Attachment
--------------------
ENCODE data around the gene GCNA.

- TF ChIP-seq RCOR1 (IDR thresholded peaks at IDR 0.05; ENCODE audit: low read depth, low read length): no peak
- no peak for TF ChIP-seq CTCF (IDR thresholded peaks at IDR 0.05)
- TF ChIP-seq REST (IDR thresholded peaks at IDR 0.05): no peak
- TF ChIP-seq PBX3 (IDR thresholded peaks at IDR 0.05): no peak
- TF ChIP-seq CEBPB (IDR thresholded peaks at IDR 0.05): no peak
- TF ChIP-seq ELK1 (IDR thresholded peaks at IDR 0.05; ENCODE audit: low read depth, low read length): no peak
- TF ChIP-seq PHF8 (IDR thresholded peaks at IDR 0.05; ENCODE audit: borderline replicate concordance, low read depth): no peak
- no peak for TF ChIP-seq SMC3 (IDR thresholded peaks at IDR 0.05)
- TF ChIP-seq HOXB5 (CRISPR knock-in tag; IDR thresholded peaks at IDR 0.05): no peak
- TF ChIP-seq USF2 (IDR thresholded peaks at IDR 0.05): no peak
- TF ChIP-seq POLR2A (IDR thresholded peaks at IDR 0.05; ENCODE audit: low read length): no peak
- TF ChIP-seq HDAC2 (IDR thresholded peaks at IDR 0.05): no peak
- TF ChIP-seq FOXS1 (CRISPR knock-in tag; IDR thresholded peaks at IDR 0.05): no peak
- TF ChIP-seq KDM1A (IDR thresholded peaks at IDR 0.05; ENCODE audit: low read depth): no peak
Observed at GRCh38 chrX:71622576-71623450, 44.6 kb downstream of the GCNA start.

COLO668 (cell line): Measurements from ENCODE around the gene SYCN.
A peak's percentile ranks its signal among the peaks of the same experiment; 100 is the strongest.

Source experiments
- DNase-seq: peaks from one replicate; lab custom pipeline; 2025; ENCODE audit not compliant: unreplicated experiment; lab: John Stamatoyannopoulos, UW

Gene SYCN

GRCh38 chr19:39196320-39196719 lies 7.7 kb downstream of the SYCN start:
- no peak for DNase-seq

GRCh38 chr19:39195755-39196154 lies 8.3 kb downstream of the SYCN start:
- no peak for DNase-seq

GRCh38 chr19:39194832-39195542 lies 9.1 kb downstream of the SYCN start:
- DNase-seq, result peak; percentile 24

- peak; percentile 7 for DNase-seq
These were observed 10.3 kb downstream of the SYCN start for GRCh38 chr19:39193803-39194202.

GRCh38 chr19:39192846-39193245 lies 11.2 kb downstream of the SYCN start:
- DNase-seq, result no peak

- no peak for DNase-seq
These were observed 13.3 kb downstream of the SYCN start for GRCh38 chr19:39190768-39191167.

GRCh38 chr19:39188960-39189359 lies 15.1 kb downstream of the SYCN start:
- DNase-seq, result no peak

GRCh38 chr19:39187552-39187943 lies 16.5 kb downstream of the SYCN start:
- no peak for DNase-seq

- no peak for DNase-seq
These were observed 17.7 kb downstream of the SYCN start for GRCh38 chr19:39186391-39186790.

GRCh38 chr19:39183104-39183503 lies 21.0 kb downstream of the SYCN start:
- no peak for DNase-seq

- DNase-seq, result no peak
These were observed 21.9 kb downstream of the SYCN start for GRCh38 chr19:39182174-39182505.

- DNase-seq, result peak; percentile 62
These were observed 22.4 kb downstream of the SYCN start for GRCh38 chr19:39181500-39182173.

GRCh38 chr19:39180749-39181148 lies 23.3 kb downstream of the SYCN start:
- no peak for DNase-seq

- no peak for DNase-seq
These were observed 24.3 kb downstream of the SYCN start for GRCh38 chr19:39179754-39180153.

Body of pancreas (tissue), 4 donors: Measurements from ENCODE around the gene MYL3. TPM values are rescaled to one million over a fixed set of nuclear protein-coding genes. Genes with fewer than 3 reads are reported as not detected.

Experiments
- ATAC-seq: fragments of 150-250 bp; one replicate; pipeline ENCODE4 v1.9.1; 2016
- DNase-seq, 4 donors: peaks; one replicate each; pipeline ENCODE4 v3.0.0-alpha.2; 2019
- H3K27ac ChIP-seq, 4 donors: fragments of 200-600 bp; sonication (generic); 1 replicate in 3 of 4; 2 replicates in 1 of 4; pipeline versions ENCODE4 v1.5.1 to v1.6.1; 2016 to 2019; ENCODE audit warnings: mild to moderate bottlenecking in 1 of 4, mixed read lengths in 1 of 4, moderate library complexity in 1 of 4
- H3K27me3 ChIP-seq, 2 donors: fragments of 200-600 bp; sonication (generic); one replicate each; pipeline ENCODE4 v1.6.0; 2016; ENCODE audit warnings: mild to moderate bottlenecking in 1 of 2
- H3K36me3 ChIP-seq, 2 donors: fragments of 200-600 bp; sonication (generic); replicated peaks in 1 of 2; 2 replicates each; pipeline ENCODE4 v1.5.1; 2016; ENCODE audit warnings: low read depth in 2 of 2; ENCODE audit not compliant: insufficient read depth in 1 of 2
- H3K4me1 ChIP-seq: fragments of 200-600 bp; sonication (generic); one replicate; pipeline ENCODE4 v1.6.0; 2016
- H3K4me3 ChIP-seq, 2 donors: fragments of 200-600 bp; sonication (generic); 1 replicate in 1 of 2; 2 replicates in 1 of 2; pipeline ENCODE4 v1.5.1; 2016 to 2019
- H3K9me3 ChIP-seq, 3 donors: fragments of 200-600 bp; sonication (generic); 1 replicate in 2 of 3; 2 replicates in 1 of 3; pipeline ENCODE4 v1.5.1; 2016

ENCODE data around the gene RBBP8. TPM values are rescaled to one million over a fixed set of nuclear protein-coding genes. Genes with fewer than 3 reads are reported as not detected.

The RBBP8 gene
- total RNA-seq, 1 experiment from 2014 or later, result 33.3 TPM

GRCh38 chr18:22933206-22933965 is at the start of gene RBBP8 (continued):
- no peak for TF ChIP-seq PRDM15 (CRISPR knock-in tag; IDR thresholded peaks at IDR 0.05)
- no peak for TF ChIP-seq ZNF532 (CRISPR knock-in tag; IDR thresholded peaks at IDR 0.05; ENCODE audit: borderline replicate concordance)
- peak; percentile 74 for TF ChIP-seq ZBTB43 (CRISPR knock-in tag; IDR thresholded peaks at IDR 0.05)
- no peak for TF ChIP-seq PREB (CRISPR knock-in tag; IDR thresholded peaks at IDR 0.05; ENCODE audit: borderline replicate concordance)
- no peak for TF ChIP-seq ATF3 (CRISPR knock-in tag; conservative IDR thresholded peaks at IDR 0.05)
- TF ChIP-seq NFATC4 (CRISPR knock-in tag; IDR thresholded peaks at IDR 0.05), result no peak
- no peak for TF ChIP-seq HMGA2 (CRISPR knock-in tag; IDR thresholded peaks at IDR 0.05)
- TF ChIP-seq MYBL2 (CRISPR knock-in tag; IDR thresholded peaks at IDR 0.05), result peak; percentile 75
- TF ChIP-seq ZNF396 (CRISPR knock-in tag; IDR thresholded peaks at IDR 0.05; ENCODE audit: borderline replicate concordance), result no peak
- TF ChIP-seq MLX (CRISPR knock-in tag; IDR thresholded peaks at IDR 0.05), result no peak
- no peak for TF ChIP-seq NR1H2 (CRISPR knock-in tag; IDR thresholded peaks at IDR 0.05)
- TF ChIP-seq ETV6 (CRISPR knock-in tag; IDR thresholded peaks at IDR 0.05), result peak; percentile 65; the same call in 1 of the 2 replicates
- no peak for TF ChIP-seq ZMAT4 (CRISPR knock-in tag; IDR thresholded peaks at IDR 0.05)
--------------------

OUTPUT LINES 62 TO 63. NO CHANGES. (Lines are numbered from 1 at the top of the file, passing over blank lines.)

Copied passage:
- total RNA-seq, 1 experiment from 2014 or later, result 33.3 TPM

GRCh38 chr18:22933206-22933965 is at the start of gene RBBP8 (continued):